The South Korean government wants to remodel Gwangyang port into an energy hub by 2029.
The Ministry of Oceans and Fisheries (MOF) held a public consultation in the port city on 13 October to explain the implications of the redevelopment to residents.
So far the project, which includes building solar power panels and floating facilities, has involved land reclamation around Myodo, an island that acts as a natural breakwater in Gwangyang, South Korea’s second busiest port after Busan. The reclaimed land, covering a 3.12 million m² area, is the size of 436 football fields, and was made from sand dredged around Gwangyang.
Han Yang Corporation, Daewoo Engineering & Construction, and Bosung Corporation are investing in the project, called the Myodo Port Energy Hub.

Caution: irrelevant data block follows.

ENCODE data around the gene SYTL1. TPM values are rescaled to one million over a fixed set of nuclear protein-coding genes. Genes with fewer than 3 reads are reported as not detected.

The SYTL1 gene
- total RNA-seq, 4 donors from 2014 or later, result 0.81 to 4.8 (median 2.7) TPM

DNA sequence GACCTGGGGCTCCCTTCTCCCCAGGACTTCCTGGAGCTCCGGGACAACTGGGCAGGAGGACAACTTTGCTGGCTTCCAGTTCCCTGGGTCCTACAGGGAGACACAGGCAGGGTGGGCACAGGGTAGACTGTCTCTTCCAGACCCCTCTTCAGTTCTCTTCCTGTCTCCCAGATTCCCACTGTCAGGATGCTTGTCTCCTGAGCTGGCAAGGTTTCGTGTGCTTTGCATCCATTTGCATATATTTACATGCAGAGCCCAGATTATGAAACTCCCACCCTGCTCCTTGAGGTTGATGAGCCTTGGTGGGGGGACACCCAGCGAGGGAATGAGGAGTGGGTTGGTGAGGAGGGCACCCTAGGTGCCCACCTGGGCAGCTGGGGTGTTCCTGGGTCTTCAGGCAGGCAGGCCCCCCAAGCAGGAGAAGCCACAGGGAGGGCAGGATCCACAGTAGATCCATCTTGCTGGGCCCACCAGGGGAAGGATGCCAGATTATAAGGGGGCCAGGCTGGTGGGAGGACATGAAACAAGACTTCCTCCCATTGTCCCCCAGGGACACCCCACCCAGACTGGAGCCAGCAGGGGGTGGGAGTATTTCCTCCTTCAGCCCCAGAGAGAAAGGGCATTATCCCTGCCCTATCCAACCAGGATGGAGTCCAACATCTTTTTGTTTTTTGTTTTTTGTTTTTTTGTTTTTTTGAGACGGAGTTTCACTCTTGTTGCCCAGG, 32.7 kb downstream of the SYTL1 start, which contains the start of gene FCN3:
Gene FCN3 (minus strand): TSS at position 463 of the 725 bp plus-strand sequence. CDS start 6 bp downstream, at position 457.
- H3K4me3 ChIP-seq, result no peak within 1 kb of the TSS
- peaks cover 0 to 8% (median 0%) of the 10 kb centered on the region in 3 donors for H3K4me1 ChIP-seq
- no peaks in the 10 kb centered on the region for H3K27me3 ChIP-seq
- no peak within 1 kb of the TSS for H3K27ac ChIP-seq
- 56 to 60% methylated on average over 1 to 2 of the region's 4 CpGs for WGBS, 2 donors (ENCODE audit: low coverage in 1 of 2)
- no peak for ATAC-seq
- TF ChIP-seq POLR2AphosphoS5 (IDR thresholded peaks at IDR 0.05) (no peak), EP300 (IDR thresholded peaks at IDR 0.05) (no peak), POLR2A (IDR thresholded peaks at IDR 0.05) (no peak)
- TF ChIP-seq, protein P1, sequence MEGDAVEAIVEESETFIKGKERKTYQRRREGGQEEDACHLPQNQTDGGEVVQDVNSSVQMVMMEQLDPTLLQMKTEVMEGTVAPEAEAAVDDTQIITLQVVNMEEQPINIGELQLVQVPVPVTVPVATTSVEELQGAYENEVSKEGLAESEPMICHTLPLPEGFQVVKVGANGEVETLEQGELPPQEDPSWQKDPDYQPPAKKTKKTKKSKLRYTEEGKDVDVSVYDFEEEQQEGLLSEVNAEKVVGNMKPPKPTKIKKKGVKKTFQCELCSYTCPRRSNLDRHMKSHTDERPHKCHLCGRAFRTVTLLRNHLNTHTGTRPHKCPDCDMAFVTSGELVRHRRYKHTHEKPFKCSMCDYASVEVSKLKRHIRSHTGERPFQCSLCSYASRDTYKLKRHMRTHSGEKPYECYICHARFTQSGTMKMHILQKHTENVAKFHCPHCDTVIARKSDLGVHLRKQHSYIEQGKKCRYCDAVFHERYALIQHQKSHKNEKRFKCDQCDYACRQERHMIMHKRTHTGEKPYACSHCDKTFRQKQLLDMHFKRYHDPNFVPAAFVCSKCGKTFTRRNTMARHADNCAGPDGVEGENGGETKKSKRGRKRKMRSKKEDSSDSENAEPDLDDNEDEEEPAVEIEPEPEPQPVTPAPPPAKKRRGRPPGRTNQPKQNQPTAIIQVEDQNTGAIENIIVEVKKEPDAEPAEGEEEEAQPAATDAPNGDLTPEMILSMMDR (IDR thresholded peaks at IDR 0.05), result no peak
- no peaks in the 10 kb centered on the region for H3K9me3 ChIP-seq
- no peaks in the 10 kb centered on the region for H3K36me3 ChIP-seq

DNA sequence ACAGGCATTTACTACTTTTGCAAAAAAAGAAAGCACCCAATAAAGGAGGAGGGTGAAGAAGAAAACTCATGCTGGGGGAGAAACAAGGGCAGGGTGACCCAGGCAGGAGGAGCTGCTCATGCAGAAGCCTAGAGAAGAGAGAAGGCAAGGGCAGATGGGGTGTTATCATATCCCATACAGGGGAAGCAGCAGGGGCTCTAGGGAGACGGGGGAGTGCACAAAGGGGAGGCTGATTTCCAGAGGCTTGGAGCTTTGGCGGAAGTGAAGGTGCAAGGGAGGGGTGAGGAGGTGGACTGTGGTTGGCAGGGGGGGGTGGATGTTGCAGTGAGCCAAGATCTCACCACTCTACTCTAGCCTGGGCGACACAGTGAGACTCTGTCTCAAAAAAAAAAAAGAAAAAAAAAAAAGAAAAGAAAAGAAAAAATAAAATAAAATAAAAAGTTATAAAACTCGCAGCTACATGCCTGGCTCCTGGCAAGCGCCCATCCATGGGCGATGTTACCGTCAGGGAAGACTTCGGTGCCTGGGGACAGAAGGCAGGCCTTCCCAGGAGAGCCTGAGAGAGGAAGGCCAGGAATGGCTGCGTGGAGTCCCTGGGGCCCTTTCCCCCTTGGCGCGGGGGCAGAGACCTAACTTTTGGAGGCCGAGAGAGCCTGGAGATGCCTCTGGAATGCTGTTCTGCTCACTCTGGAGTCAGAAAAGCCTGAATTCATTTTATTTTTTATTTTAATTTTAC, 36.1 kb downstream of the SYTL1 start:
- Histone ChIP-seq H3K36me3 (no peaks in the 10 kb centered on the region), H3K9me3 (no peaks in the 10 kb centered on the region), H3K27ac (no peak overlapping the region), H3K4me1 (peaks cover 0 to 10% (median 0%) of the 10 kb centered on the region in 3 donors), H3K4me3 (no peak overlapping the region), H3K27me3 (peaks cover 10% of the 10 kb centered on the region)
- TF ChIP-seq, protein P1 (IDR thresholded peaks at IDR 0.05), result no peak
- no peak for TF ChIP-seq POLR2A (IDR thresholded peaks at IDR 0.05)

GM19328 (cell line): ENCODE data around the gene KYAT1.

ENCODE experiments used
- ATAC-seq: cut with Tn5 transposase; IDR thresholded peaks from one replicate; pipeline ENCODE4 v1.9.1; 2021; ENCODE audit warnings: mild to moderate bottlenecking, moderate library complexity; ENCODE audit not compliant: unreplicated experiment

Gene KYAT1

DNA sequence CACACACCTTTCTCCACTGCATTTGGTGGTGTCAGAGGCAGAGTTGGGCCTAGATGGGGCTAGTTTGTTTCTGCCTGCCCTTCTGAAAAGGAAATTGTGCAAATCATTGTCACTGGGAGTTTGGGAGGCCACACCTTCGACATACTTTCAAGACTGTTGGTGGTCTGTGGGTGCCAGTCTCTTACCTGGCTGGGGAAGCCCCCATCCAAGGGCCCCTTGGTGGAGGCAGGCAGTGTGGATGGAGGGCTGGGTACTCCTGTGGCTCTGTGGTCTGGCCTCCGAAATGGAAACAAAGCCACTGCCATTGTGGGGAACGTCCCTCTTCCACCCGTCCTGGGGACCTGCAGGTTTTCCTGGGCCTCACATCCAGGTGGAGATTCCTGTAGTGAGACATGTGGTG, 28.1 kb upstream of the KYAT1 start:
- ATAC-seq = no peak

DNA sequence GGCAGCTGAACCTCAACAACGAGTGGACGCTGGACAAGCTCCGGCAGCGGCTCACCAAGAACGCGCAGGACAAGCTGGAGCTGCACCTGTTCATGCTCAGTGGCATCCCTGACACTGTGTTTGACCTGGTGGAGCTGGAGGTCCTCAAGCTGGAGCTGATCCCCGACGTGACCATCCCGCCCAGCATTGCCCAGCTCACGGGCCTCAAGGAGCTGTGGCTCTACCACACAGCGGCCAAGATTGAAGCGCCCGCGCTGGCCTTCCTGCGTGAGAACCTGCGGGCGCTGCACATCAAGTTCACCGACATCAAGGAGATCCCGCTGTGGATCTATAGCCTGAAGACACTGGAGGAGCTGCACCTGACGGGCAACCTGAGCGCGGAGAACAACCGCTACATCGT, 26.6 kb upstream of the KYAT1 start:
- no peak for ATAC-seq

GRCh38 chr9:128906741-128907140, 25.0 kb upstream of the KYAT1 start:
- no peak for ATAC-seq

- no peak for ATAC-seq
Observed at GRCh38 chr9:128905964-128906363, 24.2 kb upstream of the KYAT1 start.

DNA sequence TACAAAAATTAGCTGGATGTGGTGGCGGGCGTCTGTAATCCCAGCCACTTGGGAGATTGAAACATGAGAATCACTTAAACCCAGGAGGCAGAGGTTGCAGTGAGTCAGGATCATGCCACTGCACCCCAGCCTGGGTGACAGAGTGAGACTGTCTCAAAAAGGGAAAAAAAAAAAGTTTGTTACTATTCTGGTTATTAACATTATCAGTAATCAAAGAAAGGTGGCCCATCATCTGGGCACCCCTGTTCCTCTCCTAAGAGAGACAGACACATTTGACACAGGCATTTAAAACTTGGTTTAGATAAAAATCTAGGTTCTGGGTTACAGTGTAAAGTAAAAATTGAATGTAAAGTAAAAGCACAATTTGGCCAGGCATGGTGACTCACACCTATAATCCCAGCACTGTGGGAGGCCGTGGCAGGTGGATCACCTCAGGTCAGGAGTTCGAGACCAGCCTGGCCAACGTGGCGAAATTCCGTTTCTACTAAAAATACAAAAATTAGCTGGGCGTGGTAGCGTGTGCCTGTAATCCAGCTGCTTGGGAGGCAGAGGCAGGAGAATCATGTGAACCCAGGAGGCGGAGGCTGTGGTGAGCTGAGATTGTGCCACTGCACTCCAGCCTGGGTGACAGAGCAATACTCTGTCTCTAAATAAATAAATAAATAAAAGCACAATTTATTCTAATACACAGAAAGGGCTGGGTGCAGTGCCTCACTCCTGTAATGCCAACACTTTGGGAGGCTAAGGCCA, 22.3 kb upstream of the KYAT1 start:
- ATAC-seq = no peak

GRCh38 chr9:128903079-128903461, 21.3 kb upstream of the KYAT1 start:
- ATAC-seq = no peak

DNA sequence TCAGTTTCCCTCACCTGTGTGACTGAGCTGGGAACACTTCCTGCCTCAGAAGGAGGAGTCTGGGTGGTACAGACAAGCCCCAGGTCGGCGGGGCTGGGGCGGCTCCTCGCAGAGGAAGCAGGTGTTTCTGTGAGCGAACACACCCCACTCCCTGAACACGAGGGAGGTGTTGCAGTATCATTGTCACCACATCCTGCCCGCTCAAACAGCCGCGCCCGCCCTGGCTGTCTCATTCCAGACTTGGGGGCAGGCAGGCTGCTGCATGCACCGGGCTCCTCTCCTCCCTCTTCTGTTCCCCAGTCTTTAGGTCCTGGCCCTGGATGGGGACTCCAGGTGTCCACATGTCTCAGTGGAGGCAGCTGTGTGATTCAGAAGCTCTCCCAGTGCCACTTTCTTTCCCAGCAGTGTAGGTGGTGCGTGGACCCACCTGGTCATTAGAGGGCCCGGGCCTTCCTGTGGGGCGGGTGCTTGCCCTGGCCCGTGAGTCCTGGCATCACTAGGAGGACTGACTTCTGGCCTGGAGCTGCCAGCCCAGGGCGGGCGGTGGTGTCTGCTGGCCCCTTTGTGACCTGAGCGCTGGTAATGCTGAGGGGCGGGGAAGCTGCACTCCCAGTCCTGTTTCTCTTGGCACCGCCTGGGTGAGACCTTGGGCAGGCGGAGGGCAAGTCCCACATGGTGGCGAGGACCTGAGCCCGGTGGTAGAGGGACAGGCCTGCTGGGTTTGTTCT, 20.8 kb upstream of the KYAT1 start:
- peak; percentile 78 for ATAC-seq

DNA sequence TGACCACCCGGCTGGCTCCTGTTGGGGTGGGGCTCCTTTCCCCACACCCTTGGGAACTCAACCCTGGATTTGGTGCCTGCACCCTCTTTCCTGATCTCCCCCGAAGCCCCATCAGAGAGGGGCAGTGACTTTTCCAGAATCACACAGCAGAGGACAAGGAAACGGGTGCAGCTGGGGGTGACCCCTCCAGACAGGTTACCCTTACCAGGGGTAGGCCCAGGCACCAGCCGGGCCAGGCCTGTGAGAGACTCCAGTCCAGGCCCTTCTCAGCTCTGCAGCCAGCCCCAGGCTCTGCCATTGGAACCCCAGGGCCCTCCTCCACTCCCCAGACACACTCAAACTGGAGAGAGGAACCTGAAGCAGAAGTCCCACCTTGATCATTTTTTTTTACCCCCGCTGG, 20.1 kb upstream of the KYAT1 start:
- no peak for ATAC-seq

The trio will build an industrial park to produce chemical and electrical materials, car parts, a marine eco-park, and a complex of power plants, all on the reclaimed land.
The first phase of development, which will last from 2015 to 2026, will be done at a cost of KRW252.3 billion (USD220.2 million). This will overlap with the second phase, which will run from 2020 to 2029 and cost KRW5.9 trillion. The total cost of the redevelopment will be over KRW6.15 trillion.
MOF’s manager for port development, Jung Sung-ki, said, “The redevelopment of Myodo, in conjunction with that of the port, will contribute greatly to the Gwangyang Bay Free Economic Zone. The energy hub will generate employment, increase manufacturing output, [and contribute] to the revitalisation of the national and regional economies.”
This post was sourced from IHS Maritime 360: View the original article here.